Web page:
My biggest clue? I “flashed” like crazy when I was in the emergency room with my dad (he had a GI bleed), but it calmed down the longer we stayed and was gone when I went home. Now when I see the flash, I try to think about what might be bothering me!

    Like

  7. Threes or fours … I hope you are done with urgent care visits for good. I did have to smile at the visual of using a purple crayon for a splint. Just a reminder, I guess, that crisis is never neat and tidy, but thankfully, it is usually short-lived. Thanks for sharing.

    Like

    1. Me too. Thanks, Rashell!
      It was four weeks of weird occurrences and I’m so grateful it’s OVER. I walked into that restaurant with regular boots and couldn’t make them slide. The plastic ski boots were like slippery ice. I’m slowing down and being a lot more careful, I hope. 🙂

      Liked by 1 person

  8. I don’t believe in the “bad luck in 3’s” theory, and while I try NOT to be superstitious, if I was wearing that shirt and my favorite team won….well, that shirt is playing every game!

    Like

    1. Hahaha! Speaking of superstitions, I do think there’s something to feeling luckier when wearing something. Sometimes there’s science behind it. Stones are supposed to contain energy just like us. Their “frequencies” can attract different things. If I truly believed all of that, I’d wear five pounds of crystals everywhere I go. I bought a necklace two weeks ago and just remembered that it’s still in my purse! I’ll wear it the next few days and will let you know how it goes…. 🙂

      Liked by 1 person

        1. Cool! I have worn Moldavite which is really glass created by meteors crashing and then melting sand. The craziest things happen to me when out in public! It is supposed to be the highest energy. The next time I travel, I’ll wear both and see what happens. 🙂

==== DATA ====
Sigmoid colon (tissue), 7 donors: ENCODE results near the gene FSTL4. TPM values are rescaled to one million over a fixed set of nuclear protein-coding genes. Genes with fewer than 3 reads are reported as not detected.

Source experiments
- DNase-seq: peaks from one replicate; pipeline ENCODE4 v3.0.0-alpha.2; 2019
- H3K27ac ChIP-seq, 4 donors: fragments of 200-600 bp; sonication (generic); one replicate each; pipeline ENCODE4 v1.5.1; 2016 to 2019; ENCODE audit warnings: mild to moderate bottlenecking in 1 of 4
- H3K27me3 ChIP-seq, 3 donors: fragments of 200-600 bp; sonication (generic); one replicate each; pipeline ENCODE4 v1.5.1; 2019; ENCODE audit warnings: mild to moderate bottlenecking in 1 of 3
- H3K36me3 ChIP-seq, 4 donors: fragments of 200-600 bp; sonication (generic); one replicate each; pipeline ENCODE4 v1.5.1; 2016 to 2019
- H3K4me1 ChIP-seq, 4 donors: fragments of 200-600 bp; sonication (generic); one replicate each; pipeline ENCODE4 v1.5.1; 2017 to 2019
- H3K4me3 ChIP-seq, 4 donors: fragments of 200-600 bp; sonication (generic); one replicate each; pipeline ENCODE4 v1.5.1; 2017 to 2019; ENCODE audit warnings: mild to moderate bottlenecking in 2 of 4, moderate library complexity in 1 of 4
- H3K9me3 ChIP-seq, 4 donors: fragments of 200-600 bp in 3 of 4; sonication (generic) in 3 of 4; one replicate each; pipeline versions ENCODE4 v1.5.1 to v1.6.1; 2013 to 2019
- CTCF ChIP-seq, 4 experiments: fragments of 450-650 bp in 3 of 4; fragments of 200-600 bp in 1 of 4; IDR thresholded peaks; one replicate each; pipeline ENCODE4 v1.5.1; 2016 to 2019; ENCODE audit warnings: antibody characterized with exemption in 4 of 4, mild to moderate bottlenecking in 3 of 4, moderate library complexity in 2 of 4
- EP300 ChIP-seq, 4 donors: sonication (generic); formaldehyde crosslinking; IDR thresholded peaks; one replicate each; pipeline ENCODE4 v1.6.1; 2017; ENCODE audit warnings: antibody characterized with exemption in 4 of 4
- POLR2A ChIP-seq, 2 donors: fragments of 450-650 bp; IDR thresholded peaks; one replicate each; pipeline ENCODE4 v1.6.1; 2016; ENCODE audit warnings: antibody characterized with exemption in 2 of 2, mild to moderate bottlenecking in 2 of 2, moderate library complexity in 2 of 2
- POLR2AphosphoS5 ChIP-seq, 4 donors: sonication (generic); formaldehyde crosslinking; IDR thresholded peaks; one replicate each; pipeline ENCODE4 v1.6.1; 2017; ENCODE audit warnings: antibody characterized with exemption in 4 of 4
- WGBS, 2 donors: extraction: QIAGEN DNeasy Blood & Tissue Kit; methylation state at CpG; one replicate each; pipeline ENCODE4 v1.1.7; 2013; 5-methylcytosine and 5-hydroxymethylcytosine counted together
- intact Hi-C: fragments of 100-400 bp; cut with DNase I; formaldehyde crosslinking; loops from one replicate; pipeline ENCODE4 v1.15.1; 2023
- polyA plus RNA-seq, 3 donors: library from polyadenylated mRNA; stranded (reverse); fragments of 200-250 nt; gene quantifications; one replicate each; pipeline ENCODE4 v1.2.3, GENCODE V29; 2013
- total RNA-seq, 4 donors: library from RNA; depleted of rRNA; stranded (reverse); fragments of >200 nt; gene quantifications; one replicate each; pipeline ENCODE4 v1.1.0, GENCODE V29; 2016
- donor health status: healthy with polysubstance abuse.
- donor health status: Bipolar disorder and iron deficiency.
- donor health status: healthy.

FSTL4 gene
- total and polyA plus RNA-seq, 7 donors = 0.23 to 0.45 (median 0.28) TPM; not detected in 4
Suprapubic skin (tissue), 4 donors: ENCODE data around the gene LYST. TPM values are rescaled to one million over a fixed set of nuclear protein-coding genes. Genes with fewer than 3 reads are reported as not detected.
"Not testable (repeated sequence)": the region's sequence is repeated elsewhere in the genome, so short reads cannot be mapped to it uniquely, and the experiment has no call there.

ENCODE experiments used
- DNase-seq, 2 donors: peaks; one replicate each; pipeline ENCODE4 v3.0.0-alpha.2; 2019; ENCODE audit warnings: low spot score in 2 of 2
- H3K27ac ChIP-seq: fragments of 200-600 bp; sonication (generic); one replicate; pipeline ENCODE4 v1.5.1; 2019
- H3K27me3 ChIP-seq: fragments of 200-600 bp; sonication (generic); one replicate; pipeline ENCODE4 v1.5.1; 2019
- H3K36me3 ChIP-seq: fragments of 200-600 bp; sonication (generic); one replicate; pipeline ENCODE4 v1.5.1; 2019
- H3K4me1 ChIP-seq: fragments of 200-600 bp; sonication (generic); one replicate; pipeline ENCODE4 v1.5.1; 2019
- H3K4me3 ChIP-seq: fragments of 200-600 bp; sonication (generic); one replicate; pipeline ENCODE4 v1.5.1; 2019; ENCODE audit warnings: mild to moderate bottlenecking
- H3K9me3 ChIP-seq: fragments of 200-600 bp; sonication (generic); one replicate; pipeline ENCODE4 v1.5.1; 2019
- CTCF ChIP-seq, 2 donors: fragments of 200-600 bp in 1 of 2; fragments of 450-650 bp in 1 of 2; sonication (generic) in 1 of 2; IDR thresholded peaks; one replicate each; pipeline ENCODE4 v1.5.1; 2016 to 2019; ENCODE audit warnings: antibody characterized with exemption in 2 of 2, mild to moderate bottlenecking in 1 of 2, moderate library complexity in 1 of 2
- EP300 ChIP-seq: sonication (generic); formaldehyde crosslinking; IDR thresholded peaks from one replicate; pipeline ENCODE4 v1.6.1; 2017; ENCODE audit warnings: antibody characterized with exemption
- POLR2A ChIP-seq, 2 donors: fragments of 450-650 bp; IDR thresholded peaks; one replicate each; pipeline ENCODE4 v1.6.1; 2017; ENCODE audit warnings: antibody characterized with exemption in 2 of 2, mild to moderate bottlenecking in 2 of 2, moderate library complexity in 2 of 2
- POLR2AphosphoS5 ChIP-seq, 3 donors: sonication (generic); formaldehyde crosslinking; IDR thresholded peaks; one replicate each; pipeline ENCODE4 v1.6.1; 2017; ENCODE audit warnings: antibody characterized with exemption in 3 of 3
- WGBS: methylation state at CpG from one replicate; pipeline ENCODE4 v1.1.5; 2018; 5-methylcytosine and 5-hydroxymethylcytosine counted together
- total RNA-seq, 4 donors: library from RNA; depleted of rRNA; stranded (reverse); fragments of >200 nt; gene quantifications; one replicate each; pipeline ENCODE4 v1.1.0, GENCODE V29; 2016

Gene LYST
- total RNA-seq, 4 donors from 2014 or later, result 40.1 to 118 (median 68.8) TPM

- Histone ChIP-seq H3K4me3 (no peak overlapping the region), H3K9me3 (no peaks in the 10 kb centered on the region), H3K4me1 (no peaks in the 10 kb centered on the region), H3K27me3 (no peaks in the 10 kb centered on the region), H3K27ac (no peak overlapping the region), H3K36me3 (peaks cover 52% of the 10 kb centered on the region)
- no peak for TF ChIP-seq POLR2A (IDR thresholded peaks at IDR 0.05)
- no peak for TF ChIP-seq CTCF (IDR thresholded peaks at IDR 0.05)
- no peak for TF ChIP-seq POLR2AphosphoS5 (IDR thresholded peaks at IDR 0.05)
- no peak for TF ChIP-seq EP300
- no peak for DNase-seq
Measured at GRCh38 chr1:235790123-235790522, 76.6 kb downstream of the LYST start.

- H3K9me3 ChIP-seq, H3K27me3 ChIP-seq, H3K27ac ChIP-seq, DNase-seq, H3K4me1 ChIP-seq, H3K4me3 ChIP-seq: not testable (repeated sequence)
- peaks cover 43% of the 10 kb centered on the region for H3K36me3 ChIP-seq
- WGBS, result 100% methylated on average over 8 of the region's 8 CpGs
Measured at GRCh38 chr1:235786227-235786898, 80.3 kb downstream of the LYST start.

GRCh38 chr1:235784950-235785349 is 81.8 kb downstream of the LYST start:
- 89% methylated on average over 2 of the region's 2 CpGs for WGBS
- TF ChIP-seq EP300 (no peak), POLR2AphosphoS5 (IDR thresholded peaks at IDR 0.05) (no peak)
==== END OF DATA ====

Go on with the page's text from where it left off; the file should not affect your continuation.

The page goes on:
Liked by 1 person

  9. Hell, I think its age. I just went to the eye doctor for a massive “floater” on my eye, he told me vitreous separation too and AGE. Then little muscle tears – AGE etc. etc. I just try to remind myself – It could always be worse.
    See you were just fine with that crayon splint! When crayons break- they still color. When Superwoman falls (Susie Lindau ) they get back up!
    Thanks for the post! 🙂

    Like

    1. Ha! I’ve been compared to Tigger. I found out that people with astigmatism are more susceptible. Floaters are common, but usually get less noticeable over time. I’ve had them since I was a kid!

      Like

  10. Oh My Goodness! I do believe that things come in threes. I knock on wood too. I think the ski boots are to blame for your fall. I am good at blaming the carpeting when I trip – ha! Hang in there Wild Rider! Happy Day – Enjoy 🙂

    Like

  11. The vitreous detached in both of my eyes over the course of several months–I got flashes of lights, loads of floaters, and then blurry spots floating around. It’s been about 4 or 5 years since it happened, and I still get the blurry spot floating around on one eye, very annoying. I got my eyes dilated so many times, it became almost routine, as the doctor was monitoring every few weeks because it puts you at higher risk of retinal detachment while it is ongoing. She held up a big plastic eyeball and explained it all, which made me kind of queasy. I asked her, “don’t I need the vitreous to see?” But the answer is somehow no. Alarming! But I still see. Not that well, but that was happening aside from the vitreous detachment thing! I hope 4 is your final tally, and not the start of a second string of 3…